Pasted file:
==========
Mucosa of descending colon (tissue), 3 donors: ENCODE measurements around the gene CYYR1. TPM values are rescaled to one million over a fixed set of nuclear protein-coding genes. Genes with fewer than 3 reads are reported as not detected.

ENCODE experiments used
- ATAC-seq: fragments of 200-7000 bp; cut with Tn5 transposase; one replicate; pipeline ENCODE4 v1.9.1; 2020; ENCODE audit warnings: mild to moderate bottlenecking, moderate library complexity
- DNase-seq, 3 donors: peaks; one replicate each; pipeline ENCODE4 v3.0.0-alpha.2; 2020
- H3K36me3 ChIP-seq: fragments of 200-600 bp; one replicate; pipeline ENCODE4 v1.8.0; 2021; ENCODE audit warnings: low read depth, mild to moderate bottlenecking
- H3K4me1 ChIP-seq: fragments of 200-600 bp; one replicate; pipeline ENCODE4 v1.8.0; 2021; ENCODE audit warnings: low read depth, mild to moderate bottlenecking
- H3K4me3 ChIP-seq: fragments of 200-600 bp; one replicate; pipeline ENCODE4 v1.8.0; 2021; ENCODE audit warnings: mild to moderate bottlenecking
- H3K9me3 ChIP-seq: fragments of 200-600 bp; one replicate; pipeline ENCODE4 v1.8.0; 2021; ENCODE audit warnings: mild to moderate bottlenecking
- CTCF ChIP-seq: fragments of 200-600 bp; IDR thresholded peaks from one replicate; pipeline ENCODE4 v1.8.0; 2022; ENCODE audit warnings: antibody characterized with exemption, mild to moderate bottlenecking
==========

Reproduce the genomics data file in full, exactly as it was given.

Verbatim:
Mucosa of descending colon (tissue), 3 donors: ENCODE measurements around the gene CYYR1. TPM values are rescaled to one million over a fixed set of nuclear protein-coding genes. Genes with fewer than 3 reads are reported as not detected.

ENCODE experiments used
- ATAC-seq: fragments of 200-7000 bp; cut with Tn5 transposase; one replicate; pipeline ENCODE4 v1.9.1; 2020; ENCODE audit warnings: mild to moderate bottlenecking, moderate library complexity
- DNase-seq, 3 donors: peaks; one replicate each; pipeline ENCODE4 v3.0.0-alpha.2; 2020
- H3K36me3 ChIP-seq: fragments of 200-600 bp; one replicate; pipeline ENCODE4 v1.8.0; 2021; ENCODE audit warnings: low read depth, mild to moderate bottlenecking
- H3K4me1 ChIP-seq: fragments of 200-600 bp; one replicate; pipeline ENCODE4 v1.8.0; 2021; ENCODE audit warnings: low read depth, mild to moderate bottlenecking
- H3K4me3 ChIP-seq: fragments of 200-600 bp; one replicate; pipeline ENCODE4 v1.8.0; 2021; ENCODE audit warnings: mild to moderate bottlenecking
- H3K9me3 ChIP-seq: fragments of 200-600 bp; one replicate; pipeline ENCODE4 v1.8.0; 2021; ENCODE audit warnings: mild to moderate bottlenecking
- CTCF ChIP-seq: fragments of 200-600 bp; IDR thresholded peaks from one replicate; pipeline ENCODE4 v1.8.0; 2022; ENCODE audit warnings: antibody characterized with exemption, mild to moderate bottlenecking